Bahrain Salafist society wants concerts cancelled

July 8, 2013

A Salafist society in Bahrain has called for the cancellation of the annual summer festival in respect of the Arabs and Muslims suffering in several countries.

“We request the culture ministry to respond to the wishes of the Bahraini street and respect the feelings of the Arab and Islamic nation during these critical times,” Al Asala posted on its website. “There are currently grave tragedies and calamities in Syria, Egypt, Lebanon and Iraq and there are also destructive catastrophes. The forces of evil are targeting the nation. Innocent people are being killed and our brethren are being bombarded with chemicals,” the society said.

Such terrible exceptional conditions require a greater display of respect and the cancellation of all music festivals, dances and concerts to be held by the culture ministry in August and September, Al Asala said.

The ministry last week announced a programme of cultural events as part of the fifth Bahrain summer festival. Lebanese singer Majida Al Roumi, Arab Idol 2013 winner Mohammad Assaf, from Palestine, and Iraqi maqam specialist Fareeda Mohammad Ali will be among the top performers.

In introducing the festival, the ministry said that it will “bring its action-packed family-friendly line-up of amazing shows and events that will entertain and educate audiences from all ages and facilitate cultural exchange and dialogue.”

“The festival will focus on bringing people and nations together to engage and interact as evidenced by its multi-cultural lineup of shows and activities,” Shaikha Mai Bint Mohammad Al Khalifa, the culture minister, said.

“This year’s fifth edition of Bahrain Summer Festival is part of Manama: Capital of Arab Tourism 2013 leisure tourism season, with shows ranging from local, regional and international music performances, theatrical plays, art exhibitions, and much more,” she said.

However, Al Asala said that the plans for the concerts and the other events should be dropped.

“Inviting singers and dancers from different parts of the world clashes with the spiritual values promoted by the sacred month of Ramadan. We do not wish to see people come out of the high spiritualism of the month to find a line-up of songs and dances waiting for them,” the society said.

Ramadan, the month during which all physically fit Muslim men and women abstain from food and drink from sunrise until sunset is expected to start on July 9 and end on August 7. The summer festival is scheduled for August 18–September 9.

Al Asala said that people in Bahrain needed to focus more on spiritual devotion.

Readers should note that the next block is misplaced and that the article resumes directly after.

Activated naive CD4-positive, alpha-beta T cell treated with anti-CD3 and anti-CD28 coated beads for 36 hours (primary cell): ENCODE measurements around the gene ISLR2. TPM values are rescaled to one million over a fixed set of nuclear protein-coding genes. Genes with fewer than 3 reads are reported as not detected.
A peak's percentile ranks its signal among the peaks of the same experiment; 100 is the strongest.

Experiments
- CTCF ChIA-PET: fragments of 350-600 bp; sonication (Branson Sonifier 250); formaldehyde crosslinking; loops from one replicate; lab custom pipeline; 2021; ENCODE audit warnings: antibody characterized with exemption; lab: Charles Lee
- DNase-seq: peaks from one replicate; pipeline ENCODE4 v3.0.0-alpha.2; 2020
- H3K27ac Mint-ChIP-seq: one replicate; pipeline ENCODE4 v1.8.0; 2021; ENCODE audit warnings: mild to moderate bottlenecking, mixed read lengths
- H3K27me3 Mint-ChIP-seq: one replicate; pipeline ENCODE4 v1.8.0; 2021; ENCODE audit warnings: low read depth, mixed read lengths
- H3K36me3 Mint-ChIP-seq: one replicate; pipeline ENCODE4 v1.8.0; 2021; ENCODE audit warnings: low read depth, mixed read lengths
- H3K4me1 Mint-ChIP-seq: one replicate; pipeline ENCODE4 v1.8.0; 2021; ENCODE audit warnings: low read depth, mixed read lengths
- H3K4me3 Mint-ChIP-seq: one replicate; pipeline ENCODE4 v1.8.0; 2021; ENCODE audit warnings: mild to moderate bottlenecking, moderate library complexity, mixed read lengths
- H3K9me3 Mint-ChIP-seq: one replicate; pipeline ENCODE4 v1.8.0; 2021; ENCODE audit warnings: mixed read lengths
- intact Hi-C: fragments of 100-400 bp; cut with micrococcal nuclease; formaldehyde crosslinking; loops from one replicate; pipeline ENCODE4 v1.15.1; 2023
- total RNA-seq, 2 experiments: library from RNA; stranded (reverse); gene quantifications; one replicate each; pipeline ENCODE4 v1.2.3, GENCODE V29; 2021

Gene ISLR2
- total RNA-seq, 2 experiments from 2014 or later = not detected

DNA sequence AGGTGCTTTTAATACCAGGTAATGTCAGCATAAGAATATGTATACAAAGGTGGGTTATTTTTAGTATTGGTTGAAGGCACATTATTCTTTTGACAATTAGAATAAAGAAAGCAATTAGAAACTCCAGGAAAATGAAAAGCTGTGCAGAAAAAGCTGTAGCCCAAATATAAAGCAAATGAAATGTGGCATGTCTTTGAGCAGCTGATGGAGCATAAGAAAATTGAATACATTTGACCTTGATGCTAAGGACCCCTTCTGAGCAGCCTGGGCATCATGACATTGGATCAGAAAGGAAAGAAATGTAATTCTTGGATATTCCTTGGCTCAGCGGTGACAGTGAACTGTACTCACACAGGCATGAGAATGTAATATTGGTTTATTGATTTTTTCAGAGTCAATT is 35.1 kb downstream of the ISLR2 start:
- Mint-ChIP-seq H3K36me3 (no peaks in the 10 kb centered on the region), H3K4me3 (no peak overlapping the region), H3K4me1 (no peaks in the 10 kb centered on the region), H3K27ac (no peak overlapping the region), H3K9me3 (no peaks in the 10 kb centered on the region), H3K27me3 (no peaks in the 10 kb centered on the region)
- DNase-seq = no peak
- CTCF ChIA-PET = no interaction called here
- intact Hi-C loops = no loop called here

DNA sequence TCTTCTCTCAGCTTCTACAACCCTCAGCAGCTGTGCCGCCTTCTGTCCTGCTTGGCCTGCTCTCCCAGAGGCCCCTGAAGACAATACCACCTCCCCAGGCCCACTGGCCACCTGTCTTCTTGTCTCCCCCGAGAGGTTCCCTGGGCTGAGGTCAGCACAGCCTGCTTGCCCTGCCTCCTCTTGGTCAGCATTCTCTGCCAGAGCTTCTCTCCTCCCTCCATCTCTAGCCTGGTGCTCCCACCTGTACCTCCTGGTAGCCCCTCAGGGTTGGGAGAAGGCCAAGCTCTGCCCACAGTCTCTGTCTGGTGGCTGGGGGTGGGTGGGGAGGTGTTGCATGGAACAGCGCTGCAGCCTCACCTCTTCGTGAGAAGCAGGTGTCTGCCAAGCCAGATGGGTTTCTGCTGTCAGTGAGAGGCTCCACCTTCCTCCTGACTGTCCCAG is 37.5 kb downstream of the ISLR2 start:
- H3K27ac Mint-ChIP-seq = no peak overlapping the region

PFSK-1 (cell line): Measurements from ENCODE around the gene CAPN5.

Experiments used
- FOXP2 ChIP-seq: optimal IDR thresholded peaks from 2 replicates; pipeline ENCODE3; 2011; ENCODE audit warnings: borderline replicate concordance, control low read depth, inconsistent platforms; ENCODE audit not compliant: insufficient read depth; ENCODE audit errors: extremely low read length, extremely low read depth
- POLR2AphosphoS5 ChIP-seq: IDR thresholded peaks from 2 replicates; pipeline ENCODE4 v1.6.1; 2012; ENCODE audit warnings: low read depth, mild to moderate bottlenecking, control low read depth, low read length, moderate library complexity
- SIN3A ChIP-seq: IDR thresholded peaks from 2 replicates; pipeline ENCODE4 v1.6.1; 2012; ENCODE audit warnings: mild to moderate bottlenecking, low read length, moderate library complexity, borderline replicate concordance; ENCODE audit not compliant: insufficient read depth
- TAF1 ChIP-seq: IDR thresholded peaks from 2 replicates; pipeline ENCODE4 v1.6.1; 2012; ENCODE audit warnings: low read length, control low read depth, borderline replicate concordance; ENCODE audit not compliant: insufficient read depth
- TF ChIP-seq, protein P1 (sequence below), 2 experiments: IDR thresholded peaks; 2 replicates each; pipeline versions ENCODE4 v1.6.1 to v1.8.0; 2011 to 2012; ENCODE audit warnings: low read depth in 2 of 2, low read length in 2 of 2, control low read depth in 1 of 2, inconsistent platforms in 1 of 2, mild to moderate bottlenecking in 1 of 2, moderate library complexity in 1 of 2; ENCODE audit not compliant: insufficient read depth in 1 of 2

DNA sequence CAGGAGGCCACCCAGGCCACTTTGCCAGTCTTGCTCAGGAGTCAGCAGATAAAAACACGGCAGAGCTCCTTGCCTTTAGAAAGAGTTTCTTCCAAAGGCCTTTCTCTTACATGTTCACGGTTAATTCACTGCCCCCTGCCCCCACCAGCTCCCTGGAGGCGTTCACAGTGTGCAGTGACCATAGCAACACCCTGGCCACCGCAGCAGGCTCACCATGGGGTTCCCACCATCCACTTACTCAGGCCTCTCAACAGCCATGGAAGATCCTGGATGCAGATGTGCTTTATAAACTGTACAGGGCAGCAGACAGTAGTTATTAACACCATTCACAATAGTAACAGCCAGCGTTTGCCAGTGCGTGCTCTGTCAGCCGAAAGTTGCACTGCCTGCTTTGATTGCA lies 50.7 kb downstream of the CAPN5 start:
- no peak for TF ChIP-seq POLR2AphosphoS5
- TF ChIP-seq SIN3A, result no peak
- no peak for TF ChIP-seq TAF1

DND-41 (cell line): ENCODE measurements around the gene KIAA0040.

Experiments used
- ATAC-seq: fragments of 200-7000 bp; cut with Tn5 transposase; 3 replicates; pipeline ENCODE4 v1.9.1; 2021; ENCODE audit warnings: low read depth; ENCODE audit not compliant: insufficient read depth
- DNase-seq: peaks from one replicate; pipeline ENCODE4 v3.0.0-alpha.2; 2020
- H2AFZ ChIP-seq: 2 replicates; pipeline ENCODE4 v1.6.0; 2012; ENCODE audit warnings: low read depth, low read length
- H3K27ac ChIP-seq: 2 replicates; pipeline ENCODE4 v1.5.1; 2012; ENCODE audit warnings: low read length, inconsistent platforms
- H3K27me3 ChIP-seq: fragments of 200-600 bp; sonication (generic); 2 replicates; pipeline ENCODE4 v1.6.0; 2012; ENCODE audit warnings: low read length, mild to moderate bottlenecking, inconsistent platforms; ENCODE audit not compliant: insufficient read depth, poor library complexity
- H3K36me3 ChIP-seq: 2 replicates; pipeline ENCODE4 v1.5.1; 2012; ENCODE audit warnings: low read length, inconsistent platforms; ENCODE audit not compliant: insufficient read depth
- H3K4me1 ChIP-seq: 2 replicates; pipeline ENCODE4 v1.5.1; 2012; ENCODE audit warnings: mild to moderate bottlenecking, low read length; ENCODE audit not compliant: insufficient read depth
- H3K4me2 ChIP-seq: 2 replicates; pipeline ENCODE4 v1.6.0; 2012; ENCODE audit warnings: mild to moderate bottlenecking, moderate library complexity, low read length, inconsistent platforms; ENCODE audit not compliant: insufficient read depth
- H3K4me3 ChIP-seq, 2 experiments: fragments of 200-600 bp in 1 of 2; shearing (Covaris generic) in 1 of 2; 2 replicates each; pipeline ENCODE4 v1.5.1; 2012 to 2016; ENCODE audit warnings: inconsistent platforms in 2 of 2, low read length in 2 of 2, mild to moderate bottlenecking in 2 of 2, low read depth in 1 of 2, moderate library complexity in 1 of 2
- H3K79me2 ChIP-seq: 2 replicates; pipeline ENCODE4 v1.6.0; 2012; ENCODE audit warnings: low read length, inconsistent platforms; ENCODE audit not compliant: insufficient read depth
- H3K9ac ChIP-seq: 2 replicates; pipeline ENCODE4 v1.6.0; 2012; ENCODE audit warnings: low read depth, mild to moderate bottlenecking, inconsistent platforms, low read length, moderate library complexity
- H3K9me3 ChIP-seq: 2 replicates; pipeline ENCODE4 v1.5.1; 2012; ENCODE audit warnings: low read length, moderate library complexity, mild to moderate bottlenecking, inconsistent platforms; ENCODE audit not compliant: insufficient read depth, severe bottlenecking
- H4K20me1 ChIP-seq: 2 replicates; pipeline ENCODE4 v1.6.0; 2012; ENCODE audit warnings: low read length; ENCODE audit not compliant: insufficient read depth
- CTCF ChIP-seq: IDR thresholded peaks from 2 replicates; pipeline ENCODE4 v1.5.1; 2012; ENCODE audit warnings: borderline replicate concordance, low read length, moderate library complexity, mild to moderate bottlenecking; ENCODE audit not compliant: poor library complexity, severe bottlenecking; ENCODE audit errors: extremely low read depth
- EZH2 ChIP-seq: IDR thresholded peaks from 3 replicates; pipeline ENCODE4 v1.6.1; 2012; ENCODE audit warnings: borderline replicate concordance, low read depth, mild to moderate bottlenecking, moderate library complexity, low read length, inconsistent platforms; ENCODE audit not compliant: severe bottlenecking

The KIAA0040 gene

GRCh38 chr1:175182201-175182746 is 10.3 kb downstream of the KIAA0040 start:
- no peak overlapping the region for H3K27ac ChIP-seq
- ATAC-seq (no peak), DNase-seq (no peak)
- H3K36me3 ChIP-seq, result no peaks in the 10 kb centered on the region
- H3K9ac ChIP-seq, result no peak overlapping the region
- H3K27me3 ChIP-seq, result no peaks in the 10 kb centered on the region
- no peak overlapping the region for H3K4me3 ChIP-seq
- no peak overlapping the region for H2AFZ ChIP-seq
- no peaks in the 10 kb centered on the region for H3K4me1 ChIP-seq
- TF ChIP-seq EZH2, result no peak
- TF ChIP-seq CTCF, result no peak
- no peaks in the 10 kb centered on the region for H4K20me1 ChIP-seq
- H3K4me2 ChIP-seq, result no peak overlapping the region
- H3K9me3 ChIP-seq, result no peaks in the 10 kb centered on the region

“God the Almighty saved Bahrain from a terrible sedition in 2011 thanks to the prayers of the people and His mercy on us. We should be grateful and we should obey God. Bahrain needs to thank God for His blessings. We stress that these concerts should be replaced with events that are tolerated in our religion and condoned by our values,” Al Asala said.

Shaikha Mai: Standoffs and controversies

Shaikha Mai, the former assistant undersecretary for culture and the minister of culture and information, has had several standoffs with conservative MPs over the cultural activities she has organised.

In 2012, several MPs called upon the minister to suspend cultural events, arguing that Bahrain should show compassion and sympathy with the people suffering in Syria.

However, their calls were resisted by Shaikha Mai and liberals who insisted on the significance of culture in promoting dialogue and interaction with other countries and civilisations.

The standoff slid into controversy when reports emerged that a mosque across a narrow street from the Shaikh Ebrahim Cultural Centre, where cultural activities were held, was asked to avoid using loudspeakers and not to call for prayers.

The reports were denied, but Islamists’ groups used them to attack the Spring of Culture Festival, an annual event held in March.

In April last year, angry protesters met near the centre where Shaikha Mai and a large audience, comprising dignitaries and diplomats, were attending a Qanun recital and shouted at them. The guests had to leave under security escort.

Shaikha Mai is popular among intellectuals and writers for her efforts to promote culture in Bahrain.

Instrumental in establishing several private institutions by buying and restoring old buildings, mainly in Muharraq, the traditional area of artistic activities in Bahrain, she has also organised events to highlight the contributions of poets, intellectuals and thinkers.

However, she has often been targeted by conservatives “for challenging local values and traditions and promoting onerous and useless activities under the banner of culture”.

She courted controversy in 2007 after a parliamentary ad-hoc panel pronounced her guilty of gross negligence by allowing a Lebanese dance troupe to stage a “sexually-charged and depraved show” during the Spring of Culture festival.



About the author

Born August 3, 1960 in Monastir, Tunisia
Media career:
  • ABC News (Tunisia)
  • Bahrain Tribune
  • Gulf News
  • Bahrain Television News
Teaching career:
  • Monastir (Tunisia)
  • University of Bahrain
  • MA  Mass Communications, University of Leicester
  • BA  in English & US literature and studies, University of Tunis

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